The RBI’s stance on monetary policy is crystal clear. In the last year, the challenges have been to manage excess liquidity, anaemic growth, low inflation, and the NPA crisis. The RBI acknowledges that any outcome is possible from this point and therefore chooses to maintain its neutral stance. Effectively, monetary policy decisions will be data-driven. Keeping this in mind, the reserve bank has left key rates unchanged.
The Reserve Bank’s Outlook
Central to any policy change is inflation and growth. Risks to inflation could arise from various directions. The stability in food and fuel prices has largely reversed. Volatility in food prices may be tempered by kharif output. Fuel prices in the near-term are linked to OPEC’s policy and geopolitical relations.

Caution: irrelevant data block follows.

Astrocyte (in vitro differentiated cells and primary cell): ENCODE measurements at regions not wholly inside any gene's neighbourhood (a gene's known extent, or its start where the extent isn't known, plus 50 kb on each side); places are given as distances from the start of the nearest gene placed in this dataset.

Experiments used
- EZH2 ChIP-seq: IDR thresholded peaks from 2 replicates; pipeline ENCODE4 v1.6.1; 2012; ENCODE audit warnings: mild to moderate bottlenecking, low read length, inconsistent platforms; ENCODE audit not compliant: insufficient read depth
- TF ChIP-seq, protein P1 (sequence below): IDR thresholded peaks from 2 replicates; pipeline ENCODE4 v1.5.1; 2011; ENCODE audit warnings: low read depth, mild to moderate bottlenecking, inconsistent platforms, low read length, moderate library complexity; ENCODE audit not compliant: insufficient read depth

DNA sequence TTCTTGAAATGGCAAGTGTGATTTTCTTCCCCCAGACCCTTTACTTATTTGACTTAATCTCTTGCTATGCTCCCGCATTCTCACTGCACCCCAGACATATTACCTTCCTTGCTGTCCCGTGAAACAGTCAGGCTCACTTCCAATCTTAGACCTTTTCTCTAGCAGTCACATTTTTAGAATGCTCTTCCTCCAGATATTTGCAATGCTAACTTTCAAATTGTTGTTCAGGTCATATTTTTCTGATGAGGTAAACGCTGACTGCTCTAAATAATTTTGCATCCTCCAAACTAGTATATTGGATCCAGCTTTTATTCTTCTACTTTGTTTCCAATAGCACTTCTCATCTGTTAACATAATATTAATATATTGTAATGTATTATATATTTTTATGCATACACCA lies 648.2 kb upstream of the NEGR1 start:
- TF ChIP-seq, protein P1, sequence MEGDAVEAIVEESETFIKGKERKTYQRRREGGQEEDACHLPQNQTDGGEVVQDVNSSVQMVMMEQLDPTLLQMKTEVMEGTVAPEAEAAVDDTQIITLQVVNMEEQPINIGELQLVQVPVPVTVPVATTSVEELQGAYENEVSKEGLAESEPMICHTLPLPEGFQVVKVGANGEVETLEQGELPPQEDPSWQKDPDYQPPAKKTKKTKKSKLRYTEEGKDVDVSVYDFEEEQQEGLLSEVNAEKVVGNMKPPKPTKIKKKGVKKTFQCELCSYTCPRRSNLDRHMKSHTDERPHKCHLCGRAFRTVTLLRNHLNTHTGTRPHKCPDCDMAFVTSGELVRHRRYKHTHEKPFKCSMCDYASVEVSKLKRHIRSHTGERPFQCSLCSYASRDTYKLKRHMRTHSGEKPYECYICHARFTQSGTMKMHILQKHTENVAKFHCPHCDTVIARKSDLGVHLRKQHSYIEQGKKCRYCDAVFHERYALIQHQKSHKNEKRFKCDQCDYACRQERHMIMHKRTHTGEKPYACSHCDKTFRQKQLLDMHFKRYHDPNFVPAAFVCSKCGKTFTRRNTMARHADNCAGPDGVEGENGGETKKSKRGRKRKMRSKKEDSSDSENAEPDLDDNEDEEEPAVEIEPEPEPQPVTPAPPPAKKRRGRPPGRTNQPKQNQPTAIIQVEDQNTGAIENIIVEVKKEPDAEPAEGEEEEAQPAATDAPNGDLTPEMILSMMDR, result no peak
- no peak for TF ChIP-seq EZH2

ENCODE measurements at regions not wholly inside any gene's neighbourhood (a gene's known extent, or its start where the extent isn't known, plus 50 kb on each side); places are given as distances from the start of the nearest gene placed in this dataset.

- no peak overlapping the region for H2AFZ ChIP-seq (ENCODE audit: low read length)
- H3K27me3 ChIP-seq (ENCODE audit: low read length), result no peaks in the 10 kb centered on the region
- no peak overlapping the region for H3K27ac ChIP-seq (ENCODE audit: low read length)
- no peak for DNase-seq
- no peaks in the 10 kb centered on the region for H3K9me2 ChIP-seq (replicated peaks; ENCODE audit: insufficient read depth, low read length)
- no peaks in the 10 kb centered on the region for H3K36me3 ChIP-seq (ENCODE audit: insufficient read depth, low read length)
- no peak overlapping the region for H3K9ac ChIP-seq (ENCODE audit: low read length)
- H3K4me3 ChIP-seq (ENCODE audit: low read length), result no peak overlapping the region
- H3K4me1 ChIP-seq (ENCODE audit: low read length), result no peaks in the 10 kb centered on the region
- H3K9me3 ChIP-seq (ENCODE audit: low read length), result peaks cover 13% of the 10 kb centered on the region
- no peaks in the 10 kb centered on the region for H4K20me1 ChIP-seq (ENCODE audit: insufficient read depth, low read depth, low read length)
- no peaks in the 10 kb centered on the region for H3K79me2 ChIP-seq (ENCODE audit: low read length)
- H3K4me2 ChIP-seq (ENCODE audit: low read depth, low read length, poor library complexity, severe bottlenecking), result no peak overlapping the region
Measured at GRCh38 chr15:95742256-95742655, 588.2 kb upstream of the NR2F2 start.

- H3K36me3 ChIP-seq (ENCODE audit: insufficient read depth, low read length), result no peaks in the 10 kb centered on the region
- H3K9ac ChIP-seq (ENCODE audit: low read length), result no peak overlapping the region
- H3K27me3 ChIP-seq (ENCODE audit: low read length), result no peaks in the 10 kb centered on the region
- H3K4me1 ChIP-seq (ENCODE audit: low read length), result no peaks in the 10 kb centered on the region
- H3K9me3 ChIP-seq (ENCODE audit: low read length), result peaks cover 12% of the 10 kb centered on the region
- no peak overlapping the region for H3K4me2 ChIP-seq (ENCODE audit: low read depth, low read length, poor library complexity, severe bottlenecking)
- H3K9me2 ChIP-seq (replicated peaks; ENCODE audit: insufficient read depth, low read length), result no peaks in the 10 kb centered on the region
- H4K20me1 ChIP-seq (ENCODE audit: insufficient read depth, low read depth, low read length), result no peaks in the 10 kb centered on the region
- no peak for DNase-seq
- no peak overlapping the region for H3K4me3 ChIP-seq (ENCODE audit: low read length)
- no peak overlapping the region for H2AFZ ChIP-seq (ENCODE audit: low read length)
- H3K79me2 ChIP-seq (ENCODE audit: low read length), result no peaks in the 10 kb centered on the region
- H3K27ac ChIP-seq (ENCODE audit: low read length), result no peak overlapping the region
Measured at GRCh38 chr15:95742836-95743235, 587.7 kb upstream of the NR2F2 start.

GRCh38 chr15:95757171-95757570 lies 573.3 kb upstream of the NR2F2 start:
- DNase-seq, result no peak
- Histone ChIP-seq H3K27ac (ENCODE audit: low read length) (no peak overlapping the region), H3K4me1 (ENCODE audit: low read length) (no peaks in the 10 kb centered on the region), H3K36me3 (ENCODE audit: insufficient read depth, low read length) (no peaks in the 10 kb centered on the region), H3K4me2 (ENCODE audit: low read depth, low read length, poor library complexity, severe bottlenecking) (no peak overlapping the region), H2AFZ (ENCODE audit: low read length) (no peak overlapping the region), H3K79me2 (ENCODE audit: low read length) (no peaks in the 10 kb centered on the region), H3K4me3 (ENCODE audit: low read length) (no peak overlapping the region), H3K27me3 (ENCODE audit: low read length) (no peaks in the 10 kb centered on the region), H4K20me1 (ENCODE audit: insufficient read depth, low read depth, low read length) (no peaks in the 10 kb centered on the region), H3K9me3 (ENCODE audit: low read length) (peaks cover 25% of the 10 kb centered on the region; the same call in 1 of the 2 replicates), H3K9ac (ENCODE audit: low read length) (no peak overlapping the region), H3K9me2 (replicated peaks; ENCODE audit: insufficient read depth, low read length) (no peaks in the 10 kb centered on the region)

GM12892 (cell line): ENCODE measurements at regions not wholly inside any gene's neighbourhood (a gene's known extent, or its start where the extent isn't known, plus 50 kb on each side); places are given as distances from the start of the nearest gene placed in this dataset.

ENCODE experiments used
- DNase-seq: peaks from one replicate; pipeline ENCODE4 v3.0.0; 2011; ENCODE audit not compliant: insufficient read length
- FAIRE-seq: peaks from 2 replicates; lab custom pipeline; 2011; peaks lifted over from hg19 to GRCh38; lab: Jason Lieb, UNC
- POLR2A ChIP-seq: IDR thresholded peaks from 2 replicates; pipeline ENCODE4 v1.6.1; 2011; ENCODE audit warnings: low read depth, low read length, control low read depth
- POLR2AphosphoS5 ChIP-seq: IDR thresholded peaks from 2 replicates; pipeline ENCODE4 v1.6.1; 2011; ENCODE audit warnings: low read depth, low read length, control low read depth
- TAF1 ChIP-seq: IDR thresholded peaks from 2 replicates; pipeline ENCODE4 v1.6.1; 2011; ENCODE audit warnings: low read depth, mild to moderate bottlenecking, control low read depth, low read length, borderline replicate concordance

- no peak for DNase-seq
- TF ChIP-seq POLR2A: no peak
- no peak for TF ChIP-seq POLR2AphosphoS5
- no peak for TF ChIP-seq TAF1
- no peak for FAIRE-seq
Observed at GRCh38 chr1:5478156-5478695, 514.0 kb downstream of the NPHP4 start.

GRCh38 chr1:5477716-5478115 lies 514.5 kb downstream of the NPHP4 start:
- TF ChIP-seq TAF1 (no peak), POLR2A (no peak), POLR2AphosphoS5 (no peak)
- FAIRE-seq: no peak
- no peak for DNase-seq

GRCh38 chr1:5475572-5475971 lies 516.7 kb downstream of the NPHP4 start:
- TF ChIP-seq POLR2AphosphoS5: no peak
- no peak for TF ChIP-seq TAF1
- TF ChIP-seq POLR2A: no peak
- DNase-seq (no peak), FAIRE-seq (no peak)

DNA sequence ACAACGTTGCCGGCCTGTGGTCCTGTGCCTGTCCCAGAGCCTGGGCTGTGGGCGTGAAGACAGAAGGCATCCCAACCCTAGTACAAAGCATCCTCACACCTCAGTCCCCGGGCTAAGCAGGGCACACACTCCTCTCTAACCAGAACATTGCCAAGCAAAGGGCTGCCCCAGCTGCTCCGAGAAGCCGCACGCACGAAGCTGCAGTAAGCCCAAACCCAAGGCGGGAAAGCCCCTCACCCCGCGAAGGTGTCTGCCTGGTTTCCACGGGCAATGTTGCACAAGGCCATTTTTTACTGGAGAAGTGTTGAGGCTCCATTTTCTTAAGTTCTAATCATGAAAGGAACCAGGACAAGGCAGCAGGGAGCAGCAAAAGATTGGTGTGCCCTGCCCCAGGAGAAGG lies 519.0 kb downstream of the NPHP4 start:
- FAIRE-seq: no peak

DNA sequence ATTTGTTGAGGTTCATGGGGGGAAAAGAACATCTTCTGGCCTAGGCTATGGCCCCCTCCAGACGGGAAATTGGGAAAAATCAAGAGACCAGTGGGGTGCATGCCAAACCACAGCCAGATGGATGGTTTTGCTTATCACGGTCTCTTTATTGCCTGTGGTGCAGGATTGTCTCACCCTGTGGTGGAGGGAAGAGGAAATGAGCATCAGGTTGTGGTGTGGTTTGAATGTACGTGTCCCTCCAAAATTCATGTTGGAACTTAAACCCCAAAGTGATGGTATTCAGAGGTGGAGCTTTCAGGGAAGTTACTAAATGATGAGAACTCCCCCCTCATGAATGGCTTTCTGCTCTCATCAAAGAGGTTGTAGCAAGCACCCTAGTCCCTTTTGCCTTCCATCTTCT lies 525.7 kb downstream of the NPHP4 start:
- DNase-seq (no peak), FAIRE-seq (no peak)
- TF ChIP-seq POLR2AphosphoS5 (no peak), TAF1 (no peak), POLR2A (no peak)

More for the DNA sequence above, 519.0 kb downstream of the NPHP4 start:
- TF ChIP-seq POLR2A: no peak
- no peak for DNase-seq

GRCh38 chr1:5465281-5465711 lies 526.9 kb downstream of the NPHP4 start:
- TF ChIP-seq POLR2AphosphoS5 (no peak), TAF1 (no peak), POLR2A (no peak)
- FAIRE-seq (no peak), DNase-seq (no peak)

On the other hand, the narrative to growth remains positive. Recent regulatory reforms such as the GST (Goods & Services Tax) and IBC (Insolvency & Bankruptcy Code) have led to India’s rise in the ease of doing business rankings. The recapitalization of public sector banks is linked to reforms. This will sustainably improve capital allocation. These factors continue to enhance the environment for further economic growth.
Currency in circulation post-demonetization has expanded. Excess liquidity in the system largely rose from demonetization and the RBI’s Foreign exchange operations. Liquidity has begun to normalize and is expected to be neutral in the first half of 2018.